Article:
It was at this precise moment when Colleen suddenly realized why her doctor had advised her to stay away from dairy.
Sadly, this was the same moment when her moderately-trusted butler, Heineken, strutted self-importantly into the Two Moon Dining Room and attempted to make (in his own mind) a dexterous declaration, an effort that quickly went awry. “Madame, I am pleased to announce that your guests for the… Oh, Good Lord, has something perished in the vicinity?”
Colleen: “Sorry, Heinie. It seems that there has been a bit of unexpected turbulence. I was merely reviewing the place cards on this lovely medieval dining table to ensure we had seated everyone in a manner that would ensure the least amount of bickering, when I was startled by a resounding retort from my special portal.”
Heineken: “How dreadful. Have you never experienced this manner of release before?”
Colleen: “Of course I have. But prior to now, such expulsions have been fairly discreet and generally lady-like. Little puffs, if you will. But this time? I fear there may have been flames involved, as I somehow managed to melt one of the ancestral portrait paintings on the wall. I’m not sure who she is, as there are so many painted ancestors in this manor that one can never keep track, but I am a bit blue that she has been blackened.”
Heineken: “I’m sure she’ll be fine, Madame, as she’s dead and all. But I must confess, if you’ll allow, that we have more important things to contend with at this moment. There is a thick layer of olfactory outrage that is drenching everything in this room. I’m not sure how I’m managing to remain conscious. Yet we have also have a thick contingent of dinner guests who are waiting in the parlor, fully intent on enjoying the first course of lobster bisque quite soon. Bit of a pickle, Madame. How do you wish me to proceed? Assuming I survive the next few minutes.”
Colleen: “Oh. Well, how about we open a few windows? And we have some of the other servants stand in front of the windows and wave things out. We have enough servants, surely some of them aren’t doing anything important right now.”
Heineken: “Madame, these windows haven’t been opened for several hundred years. Most likely since the time of the Black Death, which seems rather symbolic, given the current situation, but I shan’t dwell on it. More importantly, your guests come from old money, they are unaccustomed to waiting for anything they want, and most of them are on the advisory board that selects the next president of the Lauded Ladies of Leisure Legion, a position you greatly desire to hold once again, despite the meaningless of such.”
Colleen: “You’re right, it wouldn’t do to keep them askew. Fine. Bring them in and I’ll think of something in the interim.”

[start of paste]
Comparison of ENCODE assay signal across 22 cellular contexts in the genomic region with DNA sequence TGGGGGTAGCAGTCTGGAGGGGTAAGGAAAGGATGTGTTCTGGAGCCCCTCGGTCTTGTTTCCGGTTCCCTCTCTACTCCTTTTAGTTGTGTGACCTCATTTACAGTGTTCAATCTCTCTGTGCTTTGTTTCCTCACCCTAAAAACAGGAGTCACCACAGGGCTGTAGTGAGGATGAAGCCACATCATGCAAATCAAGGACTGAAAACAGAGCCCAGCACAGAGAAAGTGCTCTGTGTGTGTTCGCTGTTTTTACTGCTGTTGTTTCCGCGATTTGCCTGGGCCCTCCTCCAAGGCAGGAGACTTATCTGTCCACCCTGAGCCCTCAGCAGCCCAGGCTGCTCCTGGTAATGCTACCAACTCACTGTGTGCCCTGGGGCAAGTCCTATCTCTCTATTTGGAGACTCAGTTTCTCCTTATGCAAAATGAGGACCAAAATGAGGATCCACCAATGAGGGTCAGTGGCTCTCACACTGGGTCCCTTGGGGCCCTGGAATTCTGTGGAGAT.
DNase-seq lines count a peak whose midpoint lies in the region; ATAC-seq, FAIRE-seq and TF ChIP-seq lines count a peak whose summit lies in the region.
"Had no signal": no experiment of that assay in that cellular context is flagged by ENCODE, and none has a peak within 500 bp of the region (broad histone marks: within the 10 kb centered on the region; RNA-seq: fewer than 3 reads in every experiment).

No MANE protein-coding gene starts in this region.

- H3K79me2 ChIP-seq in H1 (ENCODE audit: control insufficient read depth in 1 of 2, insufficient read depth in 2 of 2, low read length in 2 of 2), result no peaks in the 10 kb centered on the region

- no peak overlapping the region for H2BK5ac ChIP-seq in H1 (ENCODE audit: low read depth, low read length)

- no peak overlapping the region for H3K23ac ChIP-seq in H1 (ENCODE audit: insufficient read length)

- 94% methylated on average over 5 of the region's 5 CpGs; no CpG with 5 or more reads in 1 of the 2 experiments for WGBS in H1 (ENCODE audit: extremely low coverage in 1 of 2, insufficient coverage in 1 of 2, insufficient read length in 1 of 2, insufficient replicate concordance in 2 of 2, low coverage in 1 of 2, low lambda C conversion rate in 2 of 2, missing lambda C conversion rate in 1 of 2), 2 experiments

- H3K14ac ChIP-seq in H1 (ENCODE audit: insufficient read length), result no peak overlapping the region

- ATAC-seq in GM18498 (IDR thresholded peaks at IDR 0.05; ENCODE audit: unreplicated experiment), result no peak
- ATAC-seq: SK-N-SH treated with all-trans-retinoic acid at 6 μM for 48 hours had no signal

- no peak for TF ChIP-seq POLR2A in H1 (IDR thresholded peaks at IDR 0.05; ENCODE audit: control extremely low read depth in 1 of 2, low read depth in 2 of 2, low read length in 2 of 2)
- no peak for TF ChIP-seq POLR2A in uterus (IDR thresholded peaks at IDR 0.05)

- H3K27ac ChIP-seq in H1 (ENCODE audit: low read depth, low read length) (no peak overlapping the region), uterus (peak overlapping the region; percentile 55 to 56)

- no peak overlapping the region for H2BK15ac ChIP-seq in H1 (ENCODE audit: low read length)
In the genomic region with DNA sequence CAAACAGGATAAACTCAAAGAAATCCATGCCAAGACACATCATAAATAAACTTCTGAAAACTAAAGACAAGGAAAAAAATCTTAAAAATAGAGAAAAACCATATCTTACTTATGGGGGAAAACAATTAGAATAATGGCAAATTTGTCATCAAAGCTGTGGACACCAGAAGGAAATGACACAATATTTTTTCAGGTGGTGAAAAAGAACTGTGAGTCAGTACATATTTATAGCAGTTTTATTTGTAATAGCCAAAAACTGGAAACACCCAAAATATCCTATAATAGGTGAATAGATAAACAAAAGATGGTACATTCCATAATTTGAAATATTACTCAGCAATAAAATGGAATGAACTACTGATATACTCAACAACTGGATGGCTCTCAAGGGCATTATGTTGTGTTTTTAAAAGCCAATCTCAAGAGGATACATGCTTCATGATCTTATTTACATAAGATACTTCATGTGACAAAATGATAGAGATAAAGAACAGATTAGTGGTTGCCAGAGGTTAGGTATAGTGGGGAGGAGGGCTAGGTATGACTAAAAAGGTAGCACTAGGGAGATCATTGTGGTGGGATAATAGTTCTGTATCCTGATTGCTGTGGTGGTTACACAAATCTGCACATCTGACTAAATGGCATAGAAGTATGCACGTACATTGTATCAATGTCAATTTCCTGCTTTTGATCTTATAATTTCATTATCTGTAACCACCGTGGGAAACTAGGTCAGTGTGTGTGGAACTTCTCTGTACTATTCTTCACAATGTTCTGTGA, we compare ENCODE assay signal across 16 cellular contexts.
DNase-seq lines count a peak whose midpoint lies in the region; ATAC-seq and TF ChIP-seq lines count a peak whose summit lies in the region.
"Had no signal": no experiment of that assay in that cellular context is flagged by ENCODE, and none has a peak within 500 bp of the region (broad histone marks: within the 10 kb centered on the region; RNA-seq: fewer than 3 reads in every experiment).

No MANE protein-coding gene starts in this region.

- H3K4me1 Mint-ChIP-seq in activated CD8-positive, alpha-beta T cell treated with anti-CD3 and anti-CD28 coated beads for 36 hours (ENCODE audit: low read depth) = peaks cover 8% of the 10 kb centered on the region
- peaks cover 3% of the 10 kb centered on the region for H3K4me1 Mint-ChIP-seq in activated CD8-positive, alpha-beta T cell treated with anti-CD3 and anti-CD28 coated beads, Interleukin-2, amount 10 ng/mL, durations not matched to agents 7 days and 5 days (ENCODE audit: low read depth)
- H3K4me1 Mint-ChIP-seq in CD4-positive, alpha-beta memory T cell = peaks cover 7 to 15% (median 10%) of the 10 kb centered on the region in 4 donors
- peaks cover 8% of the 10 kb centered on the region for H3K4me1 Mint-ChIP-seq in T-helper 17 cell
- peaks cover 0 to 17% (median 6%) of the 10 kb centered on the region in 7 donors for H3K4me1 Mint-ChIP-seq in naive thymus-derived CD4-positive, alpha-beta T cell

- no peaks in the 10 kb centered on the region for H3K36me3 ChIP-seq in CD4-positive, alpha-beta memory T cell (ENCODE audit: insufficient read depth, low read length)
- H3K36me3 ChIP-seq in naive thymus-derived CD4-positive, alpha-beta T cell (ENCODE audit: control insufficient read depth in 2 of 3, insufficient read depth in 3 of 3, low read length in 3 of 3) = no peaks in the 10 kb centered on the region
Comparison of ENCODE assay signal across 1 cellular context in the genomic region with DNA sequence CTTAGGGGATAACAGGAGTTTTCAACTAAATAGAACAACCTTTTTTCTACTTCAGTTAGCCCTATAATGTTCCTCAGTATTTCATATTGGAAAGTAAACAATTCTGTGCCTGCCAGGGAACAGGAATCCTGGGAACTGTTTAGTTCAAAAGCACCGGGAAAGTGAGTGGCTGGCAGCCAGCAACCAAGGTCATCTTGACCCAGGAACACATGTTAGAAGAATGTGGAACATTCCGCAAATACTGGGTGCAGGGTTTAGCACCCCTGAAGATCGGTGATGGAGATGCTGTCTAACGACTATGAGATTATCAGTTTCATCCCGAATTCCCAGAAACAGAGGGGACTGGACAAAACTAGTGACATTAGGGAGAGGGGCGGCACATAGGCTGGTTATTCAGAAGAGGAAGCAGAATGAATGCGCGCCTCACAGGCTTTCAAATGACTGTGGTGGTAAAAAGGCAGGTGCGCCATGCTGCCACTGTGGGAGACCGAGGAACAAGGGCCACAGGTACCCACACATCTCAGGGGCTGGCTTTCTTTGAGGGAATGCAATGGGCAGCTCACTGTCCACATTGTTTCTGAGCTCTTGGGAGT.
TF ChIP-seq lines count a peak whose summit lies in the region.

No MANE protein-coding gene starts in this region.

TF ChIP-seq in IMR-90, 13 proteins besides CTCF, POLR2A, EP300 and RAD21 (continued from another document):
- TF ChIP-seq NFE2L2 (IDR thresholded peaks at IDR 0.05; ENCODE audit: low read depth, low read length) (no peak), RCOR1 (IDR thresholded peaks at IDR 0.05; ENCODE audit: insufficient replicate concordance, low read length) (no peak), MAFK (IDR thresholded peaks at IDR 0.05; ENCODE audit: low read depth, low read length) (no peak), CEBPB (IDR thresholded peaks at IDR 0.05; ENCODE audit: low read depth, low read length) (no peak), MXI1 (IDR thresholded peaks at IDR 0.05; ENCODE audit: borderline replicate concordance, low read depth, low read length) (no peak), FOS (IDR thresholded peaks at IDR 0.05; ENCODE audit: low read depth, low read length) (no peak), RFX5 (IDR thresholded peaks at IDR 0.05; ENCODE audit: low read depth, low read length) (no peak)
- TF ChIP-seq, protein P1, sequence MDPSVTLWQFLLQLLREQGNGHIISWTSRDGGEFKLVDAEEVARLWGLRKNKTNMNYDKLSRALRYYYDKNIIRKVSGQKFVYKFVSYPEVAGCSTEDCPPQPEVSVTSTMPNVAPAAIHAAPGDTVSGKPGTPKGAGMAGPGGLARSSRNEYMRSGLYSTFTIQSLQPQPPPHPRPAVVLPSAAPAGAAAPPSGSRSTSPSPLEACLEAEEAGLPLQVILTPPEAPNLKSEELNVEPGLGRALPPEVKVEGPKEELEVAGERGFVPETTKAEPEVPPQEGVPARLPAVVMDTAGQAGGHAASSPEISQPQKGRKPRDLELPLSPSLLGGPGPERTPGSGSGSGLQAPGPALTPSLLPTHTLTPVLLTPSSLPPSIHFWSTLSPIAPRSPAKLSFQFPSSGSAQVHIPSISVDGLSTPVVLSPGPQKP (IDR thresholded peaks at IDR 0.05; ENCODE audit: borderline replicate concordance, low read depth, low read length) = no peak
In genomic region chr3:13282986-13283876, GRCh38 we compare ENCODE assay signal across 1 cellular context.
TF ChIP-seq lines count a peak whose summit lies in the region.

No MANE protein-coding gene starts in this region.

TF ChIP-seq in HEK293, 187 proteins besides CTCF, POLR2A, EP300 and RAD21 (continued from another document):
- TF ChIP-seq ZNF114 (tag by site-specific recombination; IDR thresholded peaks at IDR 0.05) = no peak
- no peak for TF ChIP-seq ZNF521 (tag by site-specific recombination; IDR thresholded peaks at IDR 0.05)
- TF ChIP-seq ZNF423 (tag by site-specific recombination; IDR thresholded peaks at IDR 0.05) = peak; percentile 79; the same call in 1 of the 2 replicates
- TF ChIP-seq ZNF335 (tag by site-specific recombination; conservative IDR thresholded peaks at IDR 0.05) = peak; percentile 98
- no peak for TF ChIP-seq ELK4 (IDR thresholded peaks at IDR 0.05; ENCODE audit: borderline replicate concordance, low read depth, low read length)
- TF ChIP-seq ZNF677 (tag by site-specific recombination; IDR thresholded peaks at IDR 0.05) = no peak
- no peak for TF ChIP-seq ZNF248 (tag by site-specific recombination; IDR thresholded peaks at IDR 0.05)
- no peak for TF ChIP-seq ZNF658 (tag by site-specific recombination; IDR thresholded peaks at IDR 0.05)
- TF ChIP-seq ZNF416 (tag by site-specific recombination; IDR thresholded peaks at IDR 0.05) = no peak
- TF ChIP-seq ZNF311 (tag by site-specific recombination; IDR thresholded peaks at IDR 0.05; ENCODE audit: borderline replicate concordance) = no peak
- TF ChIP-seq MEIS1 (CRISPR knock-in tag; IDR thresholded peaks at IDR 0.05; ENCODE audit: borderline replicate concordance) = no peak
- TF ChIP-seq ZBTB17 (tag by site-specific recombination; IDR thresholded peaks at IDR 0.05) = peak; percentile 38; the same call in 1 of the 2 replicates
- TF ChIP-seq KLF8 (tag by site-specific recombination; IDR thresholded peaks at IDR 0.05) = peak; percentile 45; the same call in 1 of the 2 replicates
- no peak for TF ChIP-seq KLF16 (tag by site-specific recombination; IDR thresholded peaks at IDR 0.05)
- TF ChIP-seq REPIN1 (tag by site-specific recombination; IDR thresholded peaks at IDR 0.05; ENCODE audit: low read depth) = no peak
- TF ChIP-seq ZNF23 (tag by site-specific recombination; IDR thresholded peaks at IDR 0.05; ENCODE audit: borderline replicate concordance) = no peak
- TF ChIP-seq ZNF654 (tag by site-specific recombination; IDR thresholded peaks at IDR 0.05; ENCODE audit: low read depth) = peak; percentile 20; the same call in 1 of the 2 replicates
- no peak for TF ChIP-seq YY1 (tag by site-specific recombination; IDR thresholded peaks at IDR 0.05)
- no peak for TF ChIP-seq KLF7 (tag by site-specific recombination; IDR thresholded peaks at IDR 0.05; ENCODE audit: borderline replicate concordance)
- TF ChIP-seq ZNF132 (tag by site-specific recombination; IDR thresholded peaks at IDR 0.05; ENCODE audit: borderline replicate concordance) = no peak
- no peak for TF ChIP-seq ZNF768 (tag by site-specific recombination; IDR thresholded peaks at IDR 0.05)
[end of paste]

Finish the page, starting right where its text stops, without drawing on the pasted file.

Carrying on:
Heineken strutted away, coughing discreetly.
Two minutes later, the Lauded Ladies began filtering into the dining room, which was in dire need of an industrial filter, but there was no time for that.
It soon became clear that things were not going to go well, based on overheard snippets of conversation.
Lady Gruntworth: “And so I told Sophie that I was in no mood to put up with her wanton pawing and… what in the hell happened in here?”
Lady Good Iva: “Why is everything so oily?”
Lady Afterbellum: “I need smelling salts. I need them now!”
Lady Madonna: “I don’t think we should be smelling anything at the moment.”
Children at Her Feet: “It hurts, mama.”
Lady Slutworth: “I’ve been in worse places.”
All eyes glared at Lady Colleen, except for the eyes of Heineken, who chose this moment to slip out the back door and flee for his life. When it’s time to go, it’s time to go.
Lady Colleen: “Greetings and salutations, Leisure Ladies. Can I offer you a moist towlette? Use it however you think you should, but I would suggest that you cover your face with it and pray for daylight.”
Two days later, Lady Colleen found herself in a courtroom, on the witness stand.
Prosecuting Attorney: “Do you really expect us to believe that you think it’s okay to befoul everything decent just so you can get elected president again?”
Defense Attorney, Lady Giuliani: “Objection! Decency has nothing to do with it when it comes to Republicans.”
Lady Judge: “Oh, really? Interesting. It seems to me that we need to work on who gets a place card at the dining table and who doesn’t.”
Lady Giuliani: “I don’t understand what that means.”
Lady Judge: “Of course you don’t. Perhaps your party should open some windows that haven’t been opened in hundreds of years.”
Previously published on “Crusty Pie”, modified considerably for this post.
Categories: Past Imperfect